As fighting raged in the streets of Paris in the final days of August 1944, the operations of the Forces françaises de l'Intérieur – or the Resistance – were being directed from below ground by Henri 'Colonel Rol' Tanguy.
At his side in the bunker in Place Denfert-Rochereau in the 14th arrondissement of Paris was his wife Cécile, who organised communiqués with Resistance members fighting above ground.
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Henri Rol-Tanguy is now commemorated in the name of the Denfert-Rochereau Metro station. Photo: AFP
The couple had both been active in the trades union movement and communist politics before the war, and after the occupation of France both became part of the Resistance.
In June 1944, Henri was appointed leader of the Resistance in the greater Paris Île-de-France region. Two months later the battle for the liberation of Paris began and, after five days of fighting, Henri and Free French leader General Philippe Leclerc accepted the signed act of surrender from Paris' Nazi commander General Dietrich von Cholitz.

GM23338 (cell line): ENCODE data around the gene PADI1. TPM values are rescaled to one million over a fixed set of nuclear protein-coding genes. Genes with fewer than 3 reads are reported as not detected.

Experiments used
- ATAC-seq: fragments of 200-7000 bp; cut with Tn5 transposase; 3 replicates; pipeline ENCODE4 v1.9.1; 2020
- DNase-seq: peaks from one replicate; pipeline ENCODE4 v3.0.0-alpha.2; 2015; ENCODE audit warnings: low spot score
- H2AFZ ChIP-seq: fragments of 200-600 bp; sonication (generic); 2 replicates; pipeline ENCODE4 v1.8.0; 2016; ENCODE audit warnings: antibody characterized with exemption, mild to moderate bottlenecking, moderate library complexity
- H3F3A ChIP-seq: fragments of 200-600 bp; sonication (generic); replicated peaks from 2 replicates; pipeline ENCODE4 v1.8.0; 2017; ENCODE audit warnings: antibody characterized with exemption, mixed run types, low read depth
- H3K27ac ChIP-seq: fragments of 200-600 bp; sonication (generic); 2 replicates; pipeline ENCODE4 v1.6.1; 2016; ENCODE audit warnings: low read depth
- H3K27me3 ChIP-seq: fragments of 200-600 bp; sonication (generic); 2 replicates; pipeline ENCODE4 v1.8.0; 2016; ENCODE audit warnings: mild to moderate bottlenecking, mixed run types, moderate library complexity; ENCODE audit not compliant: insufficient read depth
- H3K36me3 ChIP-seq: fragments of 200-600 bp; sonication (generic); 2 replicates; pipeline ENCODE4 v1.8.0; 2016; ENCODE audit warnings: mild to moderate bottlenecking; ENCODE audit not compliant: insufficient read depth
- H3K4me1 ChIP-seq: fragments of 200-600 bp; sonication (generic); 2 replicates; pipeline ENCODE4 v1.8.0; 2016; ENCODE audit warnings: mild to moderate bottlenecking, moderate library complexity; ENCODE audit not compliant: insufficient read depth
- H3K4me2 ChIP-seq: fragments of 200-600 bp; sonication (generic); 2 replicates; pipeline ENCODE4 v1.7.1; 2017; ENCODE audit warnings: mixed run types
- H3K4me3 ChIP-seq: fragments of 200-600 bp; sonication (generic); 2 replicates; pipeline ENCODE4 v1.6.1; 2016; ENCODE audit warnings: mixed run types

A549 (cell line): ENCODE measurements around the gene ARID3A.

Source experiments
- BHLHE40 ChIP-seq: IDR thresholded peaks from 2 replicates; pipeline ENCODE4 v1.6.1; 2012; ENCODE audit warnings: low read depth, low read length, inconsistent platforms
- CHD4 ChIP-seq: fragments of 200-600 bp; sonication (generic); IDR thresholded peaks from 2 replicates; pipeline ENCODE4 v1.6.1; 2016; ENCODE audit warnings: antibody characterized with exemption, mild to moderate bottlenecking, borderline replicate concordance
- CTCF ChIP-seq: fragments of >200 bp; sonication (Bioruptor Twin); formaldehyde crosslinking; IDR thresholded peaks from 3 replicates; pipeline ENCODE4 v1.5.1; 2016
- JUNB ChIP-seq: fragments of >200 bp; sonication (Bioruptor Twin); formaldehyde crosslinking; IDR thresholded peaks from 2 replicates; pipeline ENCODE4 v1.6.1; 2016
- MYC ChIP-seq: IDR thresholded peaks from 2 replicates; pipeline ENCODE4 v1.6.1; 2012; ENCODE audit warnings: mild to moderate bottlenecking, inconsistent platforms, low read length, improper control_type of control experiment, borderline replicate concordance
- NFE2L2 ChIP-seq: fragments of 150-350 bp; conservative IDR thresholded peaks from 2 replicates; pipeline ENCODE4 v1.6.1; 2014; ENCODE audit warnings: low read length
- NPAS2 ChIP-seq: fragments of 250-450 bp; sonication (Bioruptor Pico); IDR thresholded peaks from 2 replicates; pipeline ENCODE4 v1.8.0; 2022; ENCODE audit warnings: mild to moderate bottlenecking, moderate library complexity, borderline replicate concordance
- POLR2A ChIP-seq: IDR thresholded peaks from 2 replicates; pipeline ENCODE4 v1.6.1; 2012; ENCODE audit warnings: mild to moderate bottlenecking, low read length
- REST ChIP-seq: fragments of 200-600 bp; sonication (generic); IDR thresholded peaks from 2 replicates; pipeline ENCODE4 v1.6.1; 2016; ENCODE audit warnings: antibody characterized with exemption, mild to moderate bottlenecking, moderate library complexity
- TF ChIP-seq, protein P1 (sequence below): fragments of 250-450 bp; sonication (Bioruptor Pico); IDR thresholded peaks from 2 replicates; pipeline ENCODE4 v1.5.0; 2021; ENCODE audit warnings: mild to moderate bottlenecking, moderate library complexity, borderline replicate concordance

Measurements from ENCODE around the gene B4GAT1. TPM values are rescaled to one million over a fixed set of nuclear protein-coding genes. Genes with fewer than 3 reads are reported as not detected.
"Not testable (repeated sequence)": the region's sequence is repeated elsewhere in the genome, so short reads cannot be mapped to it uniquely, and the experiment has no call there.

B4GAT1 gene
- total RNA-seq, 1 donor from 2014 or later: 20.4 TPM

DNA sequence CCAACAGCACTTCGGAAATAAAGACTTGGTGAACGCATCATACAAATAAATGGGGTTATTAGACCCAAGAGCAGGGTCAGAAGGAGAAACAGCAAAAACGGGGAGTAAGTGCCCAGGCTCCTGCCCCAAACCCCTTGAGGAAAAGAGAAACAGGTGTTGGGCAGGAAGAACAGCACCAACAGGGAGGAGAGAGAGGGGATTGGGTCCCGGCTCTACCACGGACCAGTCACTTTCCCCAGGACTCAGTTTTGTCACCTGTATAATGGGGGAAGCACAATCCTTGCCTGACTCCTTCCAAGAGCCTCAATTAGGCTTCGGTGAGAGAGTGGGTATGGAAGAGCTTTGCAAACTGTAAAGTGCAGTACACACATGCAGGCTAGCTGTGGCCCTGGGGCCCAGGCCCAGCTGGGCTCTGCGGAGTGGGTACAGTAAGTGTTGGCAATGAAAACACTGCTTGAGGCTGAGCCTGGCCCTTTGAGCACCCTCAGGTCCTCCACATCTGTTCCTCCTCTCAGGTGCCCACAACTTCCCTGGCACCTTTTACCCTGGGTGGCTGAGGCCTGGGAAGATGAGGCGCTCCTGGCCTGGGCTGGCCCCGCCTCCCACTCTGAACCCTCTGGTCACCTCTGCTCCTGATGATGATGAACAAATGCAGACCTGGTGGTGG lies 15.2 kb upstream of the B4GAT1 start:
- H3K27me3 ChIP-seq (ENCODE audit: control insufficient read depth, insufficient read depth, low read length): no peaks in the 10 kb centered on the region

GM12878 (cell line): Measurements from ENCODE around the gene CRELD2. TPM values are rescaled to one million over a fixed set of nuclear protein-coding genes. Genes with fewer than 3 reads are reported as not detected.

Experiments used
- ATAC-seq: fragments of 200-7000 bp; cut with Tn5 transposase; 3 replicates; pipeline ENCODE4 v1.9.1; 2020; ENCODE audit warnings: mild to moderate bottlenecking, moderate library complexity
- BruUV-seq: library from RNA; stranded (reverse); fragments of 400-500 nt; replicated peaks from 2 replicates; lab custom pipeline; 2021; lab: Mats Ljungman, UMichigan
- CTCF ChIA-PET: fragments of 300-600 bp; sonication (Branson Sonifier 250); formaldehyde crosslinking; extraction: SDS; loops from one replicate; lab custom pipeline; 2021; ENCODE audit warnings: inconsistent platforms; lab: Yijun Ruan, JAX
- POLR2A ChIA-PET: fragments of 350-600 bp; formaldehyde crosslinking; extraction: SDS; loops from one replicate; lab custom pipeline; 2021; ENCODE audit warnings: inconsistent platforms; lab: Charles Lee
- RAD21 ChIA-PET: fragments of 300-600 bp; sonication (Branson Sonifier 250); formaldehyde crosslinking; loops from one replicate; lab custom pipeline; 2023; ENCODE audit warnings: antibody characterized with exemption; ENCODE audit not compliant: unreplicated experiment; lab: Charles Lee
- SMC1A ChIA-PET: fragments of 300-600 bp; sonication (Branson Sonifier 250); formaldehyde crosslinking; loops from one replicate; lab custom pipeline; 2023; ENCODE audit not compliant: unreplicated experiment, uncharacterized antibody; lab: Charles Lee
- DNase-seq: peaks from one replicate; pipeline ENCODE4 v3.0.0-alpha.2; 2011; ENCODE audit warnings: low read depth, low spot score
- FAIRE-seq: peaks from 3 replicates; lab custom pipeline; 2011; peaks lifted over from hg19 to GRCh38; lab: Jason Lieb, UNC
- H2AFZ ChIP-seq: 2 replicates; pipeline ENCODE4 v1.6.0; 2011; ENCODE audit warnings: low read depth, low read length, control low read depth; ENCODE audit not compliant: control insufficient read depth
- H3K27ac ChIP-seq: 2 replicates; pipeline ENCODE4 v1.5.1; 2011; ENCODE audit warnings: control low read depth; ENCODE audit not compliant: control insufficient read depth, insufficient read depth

After the war, the couple added Henri's wartime alias to their name, becoming the Rol-Tanguys.
The bunker where they directed the battle is now a museum – Musée Libération-Leclerc-Moulin – telling the story of the occupation of Paris and its eventual liberation.
Henri died in 2002 and Cécile earlier this year. They both remained active in politics after the war, as well as having two more children, and Cécile dedicated her final years to visiting schools to ensure that the horrors of World War II would not be forgotten.
This article is part of The Local France's 2020 virtual advent calendar – every day until Christmas we will be presenting you with a person or object that has a particular significance to life in France.